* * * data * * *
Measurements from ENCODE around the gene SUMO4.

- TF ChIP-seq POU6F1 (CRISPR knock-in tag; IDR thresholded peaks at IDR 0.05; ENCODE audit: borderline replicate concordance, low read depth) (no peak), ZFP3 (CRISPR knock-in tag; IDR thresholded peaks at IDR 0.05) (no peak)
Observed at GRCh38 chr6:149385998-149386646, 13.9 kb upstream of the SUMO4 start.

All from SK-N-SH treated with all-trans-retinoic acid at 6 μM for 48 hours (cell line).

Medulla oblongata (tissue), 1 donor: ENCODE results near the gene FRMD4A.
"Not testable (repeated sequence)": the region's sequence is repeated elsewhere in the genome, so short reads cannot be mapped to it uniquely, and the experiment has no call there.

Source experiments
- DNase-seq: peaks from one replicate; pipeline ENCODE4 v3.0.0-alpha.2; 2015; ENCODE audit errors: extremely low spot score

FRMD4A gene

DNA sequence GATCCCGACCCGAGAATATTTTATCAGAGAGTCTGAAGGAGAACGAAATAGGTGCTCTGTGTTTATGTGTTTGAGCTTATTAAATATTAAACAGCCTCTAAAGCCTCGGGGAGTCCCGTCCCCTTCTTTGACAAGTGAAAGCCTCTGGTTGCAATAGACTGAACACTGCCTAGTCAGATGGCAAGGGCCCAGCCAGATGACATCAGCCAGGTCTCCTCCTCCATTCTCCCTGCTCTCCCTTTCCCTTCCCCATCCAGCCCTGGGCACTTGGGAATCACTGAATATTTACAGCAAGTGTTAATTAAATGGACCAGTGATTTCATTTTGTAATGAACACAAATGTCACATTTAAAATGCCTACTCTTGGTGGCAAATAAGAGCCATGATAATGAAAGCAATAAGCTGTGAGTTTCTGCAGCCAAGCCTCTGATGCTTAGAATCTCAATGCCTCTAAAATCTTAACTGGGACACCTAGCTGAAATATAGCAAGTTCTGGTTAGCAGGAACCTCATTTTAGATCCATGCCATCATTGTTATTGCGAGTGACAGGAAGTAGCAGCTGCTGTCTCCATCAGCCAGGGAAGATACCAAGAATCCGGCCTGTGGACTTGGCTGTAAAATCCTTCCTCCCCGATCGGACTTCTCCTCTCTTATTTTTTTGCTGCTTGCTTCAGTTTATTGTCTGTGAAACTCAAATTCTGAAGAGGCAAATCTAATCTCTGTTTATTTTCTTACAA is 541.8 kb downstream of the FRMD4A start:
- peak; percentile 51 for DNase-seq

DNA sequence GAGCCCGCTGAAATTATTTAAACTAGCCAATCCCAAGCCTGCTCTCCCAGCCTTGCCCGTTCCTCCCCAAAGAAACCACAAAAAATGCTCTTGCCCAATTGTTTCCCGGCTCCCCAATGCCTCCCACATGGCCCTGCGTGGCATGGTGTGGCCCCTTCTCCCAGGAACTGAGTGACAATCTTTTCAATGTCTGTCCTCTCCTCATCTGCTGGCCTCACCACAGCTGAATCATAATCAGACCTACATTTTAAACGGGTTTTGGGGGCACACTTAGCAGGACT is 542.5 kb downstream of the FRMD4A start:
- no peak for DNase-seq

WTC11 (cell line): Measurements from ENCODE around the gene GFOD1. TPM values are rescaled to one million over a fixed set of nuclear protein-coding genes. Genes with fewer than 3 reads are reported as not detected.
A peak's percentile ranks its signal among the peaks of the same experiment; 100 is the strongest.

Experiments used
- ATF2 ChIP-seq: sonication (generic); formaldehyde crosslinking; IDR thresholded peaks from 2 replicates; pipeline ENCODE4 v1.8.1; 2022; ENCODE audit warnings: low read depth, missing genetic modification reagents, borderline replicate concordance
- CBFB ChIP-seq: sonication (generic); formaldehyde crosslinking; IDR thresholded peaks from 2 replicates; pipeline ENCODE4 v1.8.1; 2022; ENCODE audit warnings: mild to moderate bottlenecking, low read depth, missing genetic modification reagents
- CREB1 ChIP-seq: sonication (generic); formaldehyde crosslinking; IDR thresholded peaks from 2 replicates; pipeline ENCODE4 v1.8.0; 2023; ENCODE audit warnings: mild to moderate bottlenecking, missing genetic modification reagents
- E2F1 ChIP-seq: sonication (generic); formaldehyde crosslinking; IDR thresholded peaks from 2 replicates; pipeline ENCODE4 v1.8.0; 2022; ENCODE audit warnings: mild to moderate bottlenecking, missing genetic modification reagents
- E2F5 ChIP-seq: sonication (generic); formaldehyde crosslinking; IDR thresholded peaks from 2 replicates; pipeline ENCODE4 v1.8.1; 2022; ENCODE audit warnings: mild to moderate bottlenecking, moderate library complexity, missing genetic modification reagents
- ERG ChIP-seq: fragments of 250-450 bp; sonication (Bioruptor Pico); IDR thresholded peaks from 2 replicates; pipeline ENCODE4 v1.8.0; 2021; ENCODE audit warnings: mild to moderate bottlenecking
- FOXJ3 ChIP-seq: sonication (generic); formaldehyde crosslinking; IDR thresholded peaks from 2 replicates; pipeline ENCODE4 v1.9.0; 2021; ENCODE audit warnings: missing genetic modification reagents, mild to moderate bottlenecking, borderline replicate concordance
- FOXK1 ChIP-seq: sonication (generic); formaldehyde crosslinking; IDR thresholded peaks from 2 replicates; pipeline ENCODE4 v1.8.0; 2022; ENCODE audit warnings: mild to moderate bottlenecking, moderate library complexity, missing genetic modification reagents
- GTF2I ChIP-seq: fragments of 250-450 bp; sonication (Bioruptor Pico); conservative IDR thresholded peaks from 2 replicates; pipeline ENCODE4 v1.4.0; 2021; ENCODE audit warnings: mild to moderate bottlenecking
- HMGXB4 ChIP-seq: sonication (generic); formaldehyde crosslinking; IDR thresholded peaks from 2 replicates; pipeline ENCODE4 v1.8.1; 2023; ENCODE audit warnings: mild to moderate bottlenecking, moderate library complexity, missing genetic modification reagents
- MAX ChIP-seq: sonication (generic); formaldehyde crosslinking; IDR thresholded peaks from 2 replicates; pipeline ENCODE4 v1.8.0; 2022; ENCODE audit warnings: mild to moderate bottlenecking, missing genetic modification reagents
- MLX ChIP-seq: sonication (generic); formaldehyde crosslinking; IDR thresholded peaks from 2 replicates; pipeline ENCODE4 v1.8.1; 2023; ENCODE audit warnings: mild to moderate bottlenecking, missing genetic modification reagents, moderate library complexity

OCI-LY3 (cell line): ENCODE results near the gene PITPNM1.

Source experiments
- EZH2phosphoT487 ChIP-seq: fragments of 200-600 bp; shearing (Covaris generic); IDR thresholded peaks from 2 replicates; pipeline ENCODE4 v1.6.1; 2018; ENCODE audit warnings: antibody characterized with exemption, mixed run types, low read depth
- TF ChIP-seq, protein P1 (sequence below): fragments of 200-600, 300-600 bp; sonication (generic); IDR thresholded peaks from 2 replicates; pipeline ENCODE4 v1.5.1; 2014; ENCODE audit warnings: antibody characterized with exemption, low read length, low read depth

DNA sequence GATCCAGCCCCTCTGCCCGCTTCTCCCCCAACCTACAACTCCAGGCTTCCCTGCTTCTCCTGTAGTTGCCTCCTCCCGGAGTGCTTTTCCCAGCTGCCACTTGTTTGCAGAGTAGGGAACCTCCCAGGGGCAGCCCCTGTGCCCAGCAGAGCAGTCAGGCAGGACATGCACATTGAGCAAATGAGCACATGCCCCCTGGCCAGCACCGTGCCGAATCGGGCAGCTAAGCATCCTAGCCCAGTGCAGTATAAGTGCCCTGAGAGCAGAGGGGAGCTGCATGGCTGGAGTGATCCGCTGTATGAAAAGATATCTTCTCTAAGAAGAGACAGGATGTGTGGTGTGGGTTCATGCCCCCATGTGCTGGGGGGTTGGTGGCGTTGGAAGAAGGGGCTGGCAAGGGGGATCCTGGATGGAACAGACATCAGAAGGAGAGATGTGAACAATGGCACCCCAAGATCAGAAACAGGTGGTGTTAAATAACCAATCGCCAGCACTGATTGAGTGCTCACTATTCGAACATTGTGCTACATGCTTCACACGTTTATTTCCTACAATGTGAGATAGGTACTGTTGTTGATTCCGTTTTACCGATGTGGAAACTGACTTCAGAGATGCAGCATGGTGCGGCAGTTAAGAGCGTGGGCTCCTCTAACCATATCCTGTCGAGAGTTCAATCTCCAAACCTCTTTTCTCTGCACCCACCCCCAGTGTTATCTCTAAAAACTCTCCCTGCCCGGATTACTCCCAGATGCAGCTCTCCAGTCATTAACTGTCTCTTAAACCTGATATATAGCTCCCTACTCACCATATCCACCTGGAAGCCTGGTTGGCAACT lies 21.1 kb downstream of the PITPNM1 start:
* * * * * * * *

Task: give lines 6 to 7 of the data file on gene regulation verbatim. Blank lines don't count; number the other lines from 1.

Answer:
"Not testable (repeated sequence)": the region's sequence is repeated elsewhere in the genome, so short reads cannot be mapped to it uniquely, and the experiment has no call there.

Source experiments